'Sample amnesty' will let artists keep royalties if they declare material lifted from other musicians

It is hoped it will prevent expensive copyright disputes over sampling

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The Independent Culture

Ever since hip-hop became pop’s lingua franca, crafty producers have created new hits using samples from obscure records, often without credit.

Now musicians who have stolen the work of others are being asked to come forward, under a unique “sample amnesty”, which will allow them to keep the royalties they have earned in exchange for declaring their source material.

The EMI Production Music catalogue contains thousands of tracks, spanning every genre of music, which over the years have been sampled by artists including Jay Z, Mark Ronson, Nelly and Fatboy Slim.

Its famous works include the themes to Grandstand, Mastermind and the ITV News At Ten - including the “bongs” - as well as “library music” by the composers Alan Hawkshaw, Keith Mansfield and Johnny Pearson, which has found fresh appeal among crate-digging dance producers looking to create fresh grooves from 70s funk recordings.

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Jay Z is one of the artists to have utilised EMI's back catalogue (Getty)

Rather than chase down and sue musicians who have taken its music without permission, EMI is offering an amnesty.

From Tuesday, anyone who has sampled the catalogue without getting the sample cleared will be able to come forward, declare it, and agree a legitimate release for the recording.

The “sample amnesty”, believed to be the first of its kind, will run for 6 months, has been approved by Sony/ATV Music Publishing, which owns EMI Music Publishing and is itself co-owned by the Michael Jackson Estate.

If it’s a success, the amnesty could be more widely adopted, helping to prevent expensive copyright disputes over sampling – Mark Ronson’s "Uptown Funk" now has 11 credited songwriters after several artists demonstrated that the global hit incorporated samples from their works.

Alex Black, EMI Production Music Global Director, suggested the amnesty. He said: “The catalogue dates back to the 50s and it’s become a treasure trove for television adverts and films and is very much in demand by the sampling community.

“There’s probably a wealth of underground releases that have used cheeky samples. We clear most samples but there’s probably a large body of work that has gone uncleared for some time.

“We’re offering those labels and artists the chance to legitimise their master recordings. We will not seek past royalties from the songs created before the amnesty and we will set up a licence going forward on sensible commercial terms.

“The artists can then licence their tracks for advertising for adverts and soundtracks without the fear that EMI will come knocking at the door. The original composer of the source work will get recognition. It works for everybody so we’re hoping that people will come forward with something to declare.”

 

The composers of background library music for television and film, much of it recorded for the KPM Musichouse company, are now hailed as innovative sonic geniuses. Mr Black said: “Because they were not under commercial pressures they could afford to be quite experimental. The tracks are very funky.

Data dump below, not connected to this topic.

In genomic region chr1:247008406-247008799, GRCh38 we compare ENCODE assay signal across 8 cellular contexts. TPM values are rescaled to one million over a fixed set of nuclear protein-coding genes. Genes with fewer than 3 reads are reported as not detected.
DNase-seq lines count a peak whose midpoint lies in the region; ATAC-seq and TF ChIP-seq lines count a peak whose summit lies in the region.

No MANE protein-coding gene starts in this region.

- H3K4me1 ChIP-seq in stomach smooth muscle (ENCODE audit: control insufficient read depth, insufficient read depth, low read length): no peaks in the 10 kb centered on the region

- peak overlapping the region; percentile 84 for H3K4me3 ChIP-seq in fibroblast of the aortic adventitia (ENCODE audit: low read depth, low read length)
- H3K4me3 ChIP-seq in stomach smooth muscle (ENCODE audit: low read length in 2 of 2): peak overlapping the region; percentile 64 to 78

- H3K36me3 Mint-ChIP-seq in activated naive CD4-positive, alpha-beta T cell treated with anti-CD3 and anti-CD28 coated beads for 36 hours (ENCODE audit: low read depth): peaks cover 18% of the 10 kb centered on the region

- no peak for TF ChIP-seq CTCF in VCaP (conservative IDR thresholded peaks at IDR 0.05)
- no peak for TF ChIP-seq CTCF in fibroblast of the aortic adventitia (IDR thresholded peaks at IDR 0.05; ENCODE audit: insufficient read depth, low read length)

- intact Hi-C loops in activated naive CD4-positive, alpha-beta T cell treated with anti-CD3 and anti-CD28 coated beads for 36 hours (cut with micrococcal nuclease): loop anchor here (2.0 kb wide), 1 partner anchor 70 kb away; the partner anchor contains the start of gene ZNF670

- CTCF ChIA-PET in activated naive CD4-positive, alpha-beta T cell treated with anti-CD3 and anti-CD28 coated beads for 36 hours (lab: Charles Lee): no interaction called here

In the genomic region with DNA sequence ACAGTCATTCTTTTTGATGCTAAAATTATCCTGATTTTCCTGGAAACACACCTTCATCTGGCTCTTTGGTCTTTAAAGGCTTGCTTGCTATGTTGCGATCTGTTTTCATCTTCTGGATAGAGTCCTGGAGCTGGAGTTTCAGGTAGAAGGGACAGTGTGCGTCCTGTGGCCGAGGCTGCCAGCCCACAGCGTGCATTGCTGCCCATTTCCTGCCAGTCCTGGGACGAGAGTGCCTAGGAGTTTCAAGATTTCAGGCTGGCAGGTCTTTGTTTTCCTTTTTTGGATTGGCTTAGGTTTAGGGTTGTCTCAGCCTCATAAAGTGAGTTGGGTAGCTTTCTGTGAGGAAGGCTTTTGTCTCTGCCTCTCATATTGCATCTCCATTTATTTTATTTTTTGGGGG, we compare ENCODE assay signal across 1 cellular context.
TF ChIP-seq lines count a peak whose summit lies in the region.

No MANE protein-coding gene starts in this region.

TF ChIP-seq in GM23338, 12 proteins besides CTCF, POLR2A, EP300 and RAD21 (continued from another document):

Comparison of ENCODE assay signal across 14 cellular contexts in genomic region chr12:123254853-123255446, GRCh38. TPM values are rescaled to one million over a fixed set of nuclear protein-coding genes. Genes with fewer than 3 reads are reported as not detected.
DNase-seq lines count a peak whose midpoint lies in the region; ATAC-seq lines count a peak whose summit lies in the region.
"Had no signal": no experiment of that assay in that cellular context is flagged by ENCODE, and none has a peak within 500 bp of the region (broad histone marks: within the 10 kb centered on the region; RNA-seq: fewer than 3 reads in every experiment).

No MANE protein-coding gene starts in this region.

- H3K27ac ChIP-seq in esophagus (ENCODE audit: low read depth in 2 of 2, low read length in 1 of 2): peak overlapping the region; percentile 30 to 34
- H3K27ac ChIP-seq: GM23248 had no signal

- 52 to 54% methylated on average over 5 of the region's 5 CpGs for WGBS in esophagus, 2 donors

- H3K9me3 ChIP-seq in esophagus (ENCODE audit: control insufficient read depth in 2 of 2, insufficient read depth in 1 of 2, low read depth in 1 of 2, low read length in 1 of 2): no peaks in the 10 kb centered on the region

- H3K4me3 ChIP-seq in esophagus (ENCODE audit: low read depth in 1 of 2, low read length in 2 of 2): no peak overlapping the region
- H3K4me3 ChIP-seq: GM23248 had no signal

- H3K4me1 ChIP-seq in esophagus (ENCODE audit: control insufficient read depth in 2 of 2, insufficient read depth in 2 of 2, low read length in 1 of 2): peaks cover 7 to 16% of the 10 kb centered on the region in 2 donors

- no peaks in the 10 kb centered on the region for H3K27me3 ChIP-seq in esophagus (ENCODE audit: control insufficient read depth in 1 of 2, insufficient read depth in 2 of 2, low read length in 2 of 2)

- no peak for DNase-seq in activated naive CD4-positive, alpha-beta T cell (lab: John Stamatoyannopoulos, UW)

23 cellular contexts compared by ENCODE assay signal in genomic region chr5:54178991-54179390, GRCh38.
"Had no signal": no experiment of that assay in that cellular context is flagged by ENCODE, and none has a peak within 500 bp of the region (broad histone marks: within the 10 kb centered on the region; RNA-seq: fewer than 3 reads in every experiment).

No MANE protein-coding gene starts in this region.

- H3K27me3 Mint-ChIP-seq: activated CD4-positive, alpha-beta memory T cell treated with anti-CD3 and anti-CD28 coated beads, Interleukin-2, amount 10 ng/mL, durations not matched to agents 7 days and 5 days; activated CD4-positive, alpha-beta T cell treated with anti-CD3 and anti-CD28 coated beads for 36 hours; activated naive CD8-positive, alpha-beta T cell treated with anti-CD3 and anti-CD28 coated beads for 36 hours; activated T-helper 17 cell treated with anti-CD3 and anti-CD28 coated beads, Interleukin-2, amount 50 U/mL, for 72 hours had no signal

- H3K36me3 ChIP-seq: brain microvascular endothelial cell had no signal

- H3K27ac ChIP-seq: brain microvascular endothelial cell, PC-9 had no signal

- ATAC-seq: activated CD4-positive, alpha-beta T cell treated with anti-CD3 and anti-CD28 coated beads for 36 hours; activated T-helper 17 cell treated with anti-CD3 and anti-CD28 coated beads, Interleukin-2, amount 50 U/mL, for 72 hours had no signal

“Take Chicken Man (Grange Hill theme composed by Alan Hawkshaw), that’s a great groove. We are excited about the potential to bring recognition to our original composers by unearthing great tracks from the past that have sampled their music. We hope the amnesty will create awareness that the catalogue is there to be sampled, legitimately.”

EMI Production Music is digitising its library music archive and making the tracks available on its website for amateur and professional musicians to sample and create new works. Playlists of tracks that feature samples from the KPM catalogue have been made available on on Spotify and YouTube.

Songs which have legitimately used samples from the EMI Production Music library include "Stick 2 The Script" by Jay Z ft Beanie Sigel  (An Introduction to Eastern Europe, European folk & Grooves); Nelly’s "Put Your Hands Up" (Theme From People’s Court); "Punk To Funk" by Fatboy Slim (composer Keith Mansfield and Chainsaw by Daniel Merriweather, produced by Mark Ronson, which incorporates "Beat Me ‘Til I’m Blue" by Hawkshaw).

A history of sampling

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The Sugarhill Gang (Getty)

The Sugarhill Gang’s 1979 hit "Rapper’s Delight" takes hip-hop overground. Chic consider suing but accept royalties for liberal use of its "Good Times" bassline.

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Biz Markie (Getty Images)

Rap tracks sampled old hits with impunity until Gilbert O'Sullivan sued Biz Markie for using his "Alone Again (Naturally)" without permission. The judge ruled: “Thou shalt not steal.”

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The Verve (Getty Images)

The Verve were forced to pay 100% of their royalties from their 1997 hit "Bitter Sweet Symphony" for its use of a sample from an orchestral cover version of The Rolling Stones’ track "The Last Time".

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Danger Mouse (Getty)

EMI issued a cease and desist order to producer Danger Mouse over The Grey Album in 2004, his web mash-up of The Beatles’ self-titled album and Jay-Z’s The Black Album over uncleared Beatles samples.

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Pharrell Williams and Robin Thicke (Getty)

Court awards $7.3m to Marvin Gaye’s family after ruling that Robin Thicke and Pharrell Williams's "Blurred Lines" infringed on the soul singer’s 1977 song "Got to Give It Up". Pharrell didn’t use a sample but accused of taking the “feel” of the song.

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